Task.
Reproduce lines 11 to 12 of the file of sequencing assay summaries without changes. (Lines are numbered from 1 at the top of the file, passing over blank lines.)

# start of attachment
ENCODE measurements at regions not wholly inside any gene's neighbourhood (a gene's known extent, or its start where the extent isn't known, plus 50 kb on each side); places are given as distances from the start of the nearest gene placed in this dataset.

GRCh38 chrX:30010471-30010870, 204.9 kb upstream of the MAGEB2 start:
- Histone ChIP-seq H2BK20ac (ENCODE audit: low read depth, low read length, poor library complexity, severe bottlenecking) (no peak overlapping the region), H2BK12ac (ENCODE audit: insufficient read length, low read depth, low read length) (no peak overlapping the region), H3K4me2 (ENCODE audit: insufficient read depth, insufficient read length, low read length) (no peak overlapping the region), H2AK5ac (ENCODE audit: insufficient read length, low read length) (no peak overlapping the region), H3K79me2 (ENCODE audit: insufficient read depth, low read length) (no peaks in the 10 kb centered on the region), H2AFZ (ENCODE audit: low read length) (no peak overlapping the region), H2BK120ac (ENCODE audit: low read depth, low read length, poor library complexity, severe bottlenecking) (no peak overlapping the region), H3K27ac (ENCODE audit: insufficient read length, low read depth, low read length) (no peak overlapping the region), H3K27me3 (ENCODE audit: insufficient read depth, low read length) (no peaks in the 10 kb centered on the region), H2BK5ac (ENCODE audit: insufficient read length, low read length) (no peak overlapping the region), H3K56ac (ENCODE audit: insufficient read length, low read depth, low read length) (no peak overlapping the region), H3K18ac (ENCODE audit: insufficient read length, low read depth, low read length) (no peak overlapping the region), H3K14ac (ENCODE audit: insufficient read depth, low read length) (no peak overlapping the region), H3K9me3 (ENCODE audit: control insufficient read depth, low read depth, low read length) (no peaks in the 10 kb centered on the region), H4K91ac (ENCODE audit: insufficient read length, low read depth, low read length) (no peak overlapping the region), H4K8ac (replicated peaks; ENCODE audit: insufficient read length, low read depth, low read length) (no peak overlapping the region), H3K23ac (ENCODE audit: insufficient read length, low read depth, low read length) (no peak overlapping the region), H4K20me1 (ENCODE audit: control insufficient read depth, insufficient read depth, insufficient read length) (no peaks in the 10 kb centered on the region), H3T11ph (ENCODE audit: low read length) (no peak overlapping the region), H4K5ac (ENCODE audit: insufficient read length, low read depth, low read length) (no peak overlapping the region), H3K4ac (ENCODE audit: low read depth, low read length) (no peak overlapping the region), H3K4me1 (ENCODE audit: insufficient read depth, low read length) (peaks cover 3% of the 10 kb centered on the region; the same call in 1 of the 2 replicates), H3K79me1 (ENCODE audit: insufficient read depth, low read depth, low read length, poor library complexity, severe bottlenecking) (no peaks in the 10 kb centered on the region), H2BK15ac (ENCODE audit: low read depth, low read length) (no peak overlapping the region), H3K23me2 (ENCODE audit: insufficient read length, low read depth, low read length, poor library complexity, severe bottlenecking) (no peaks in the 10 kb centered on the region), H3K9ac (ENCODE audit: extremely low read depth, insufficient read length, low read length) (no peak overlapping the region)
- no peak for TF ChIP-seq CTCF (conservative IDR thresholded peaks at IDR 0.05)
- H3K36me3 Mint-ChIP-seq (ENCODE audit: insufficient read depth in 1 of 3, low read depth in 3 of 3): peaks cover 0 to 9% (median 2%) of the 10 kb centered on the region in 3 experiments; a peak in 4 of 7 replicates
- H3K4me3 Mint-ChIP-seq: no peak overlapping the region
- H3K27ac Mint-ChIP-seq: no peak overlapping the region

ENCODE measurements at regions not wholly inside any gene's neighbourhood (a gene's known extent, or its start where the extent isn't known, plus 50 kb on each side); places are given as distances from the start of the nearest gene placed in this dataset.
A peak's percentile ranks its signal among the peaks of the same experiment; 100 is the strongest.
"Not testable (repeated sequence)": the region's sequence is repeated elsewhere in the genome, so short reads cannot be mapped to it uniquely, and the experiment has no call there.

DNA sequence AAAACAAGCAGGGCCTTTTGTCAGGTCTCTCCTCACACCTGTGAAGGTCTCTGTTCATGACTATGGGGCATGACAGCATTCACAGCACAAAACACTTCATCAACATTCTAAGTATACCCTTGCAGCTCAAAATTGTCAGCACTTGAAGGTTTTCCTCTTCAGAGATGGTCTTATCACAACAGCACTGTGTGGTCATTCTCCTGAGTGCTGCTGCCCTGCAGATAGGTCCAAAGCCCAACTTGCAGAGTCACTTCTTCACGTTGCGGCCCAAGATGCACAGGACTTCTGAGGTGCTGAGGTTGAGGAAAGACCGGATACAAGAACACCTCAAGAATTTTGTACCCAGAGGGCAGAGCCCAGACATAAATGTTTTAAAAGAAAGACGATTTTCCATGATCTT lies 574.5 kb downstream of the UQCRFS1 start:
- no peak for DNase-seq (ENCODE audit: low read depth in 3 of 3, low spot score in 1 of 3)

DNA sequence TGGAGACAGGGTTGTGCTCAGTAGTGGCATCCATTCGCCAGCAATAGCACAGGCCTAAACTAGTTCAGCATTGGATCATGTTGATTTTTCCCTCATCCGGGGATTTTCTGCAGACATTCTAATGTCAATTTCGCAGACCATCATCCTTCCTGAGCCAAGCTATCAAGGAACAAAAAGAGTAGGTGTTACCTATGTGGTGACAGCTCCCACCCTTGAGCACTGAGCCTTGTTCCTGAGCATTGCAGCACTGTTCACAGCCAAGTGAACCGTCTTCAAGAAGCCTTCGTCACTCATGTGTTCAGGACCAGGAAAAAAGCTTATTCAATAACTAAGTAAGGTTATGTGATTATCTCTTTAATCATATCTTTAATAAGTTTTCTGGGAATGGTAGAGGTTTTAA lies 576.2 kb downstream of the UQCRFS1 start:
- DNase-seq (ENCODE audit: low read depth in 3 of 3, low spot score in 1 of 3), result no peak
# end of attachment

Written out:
DNA sequence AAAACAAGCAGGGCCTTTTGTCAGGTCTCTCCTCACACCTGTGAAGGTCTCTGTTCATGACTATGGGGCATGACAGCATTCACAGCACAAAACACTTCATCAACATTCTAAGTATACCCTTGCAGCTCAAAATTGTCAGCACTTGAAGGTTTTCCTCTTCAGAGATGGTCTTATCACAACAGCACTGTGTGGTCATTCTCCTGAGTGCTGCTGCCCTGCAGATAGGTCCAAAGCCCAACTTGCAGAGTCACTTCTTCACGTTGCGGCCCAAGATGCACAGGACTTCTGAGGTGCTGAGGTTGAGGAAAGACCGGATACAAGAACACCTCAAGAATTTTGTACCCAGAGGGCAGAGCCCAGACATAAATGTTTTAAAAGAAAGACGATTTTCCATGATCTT lies 574.5 kb downstream of the UQCRFS1 start:
- no peak for DNase-seq (ENCODE audit: low read depth in 3 of 3, low spot score in 1 of 3)